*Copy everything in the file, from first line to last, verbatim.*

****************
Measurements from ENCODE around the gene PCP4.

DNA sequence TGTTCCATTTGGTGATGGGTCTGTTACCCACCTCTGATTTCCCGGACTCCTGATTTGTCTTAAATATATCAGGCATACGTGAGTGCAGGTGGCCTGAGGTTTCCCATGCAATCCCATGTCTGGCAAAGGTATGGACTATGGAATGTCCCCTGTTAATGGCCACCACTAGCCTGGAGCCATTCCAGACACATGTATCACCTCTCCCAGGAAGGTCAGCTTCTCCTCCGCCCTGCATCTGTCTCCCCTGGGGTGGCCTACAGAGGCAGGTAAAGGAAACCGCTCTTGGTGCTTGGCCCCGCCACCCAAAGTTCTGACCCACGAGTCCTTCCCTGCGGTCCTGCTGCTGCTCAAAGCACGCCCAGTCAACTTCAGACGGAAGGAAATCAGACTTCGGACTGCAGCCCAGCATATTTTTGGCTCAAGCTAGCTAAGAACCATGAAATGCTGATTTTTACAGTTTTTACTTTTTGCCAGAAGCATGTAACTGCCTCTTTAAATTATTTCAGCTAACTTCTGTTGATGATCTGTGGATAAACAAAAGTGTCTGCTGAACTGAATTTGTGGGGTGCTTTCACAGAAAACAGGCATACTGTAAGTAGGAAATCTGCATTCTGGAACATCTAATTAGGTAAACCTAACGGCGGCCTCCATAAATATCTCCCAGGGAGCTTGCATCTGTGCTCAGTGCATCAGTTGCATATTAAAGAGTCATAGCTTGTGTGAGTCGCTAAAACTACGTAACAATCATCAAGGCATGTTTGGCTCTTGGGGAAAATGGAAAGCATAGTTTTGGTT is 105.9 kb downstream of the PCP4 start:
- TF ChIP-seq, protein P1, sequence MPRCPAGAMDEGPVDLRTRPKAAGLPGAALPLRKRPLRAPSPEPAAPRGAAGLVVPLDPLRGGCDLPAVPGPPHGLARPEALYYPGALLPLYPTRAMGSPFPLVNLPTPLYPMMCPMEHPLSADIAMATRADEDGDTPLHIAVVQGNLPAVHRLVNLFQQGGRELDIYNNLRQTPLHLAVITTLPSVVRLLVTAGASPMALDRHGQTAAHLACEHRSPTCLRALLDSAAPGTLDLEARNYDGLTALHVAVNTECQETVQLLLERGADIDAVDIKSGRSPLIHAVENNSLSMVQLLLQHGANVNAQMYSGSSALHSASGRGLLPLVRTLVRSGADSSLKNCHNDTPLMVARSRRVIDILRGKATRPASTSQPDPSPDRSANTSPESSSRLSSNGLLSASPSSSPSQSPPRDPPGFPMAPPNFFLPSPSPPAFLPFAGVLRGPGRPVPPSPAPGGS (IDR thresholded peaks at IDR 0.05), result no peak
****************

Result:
Measurements from ENCODE around the gene PCP4.

DNA sequence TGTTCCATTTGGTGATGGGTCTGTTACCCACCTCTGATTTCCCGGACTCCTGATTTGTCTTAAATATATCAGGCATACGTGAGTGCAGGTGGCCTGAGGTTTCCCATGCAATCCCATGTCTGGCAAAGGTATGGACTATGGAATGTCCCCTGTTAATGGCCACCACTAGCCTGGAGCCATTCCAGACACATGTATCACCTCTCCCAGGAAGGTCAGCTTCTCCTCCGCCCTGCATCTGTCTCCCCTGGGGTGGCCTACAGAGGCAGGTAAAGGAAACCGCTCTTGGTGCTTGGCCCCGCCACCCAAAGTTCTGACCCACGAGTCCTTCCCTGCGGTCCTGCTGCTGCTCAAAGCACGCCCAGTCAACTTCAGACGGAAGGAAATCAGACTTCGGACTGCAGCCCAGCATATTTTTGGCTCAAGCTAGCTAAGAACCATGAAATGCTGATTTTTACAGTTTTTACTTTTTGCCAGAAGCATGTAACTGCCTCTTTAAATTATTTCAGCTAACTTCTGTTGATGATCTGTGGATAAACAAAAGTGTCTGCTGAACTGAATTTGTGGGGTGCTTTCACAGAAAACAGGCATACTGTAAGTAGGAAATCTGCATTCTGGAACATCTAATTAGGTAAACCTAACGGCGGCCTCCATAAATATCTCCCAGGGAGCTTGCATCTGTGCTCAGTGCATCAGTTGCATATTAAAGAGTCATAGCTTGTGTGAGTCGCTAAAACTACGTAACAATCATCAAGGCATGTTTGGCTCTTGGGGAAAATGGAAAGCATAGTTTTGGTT is 105.9 kb downstream of the PCP4 start:
- TF ChIP-seq, protein P1, sequence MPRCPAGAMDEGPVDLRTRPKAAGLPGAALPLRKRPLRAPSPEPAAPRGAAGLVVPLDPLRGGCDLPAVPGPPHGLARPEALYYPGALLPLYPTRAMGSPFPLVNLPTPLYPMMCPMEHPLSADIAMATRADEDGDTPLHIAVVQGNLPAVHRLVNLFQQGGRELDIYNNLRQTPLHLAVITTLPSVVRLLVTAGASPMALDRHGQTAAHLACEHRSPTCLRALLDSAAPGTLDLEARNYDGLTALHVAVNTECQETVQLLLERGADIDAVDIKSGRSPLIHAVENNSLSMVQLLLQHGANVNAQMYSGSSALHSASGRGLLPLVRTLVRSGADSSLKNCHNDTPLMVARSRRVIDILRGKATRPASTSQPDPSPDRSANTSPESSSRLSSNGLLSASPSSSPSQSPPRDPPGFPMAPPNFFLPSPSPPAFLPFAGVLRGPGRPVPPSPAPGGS (IDR thresholded peaks at IDR 0.05), result no peak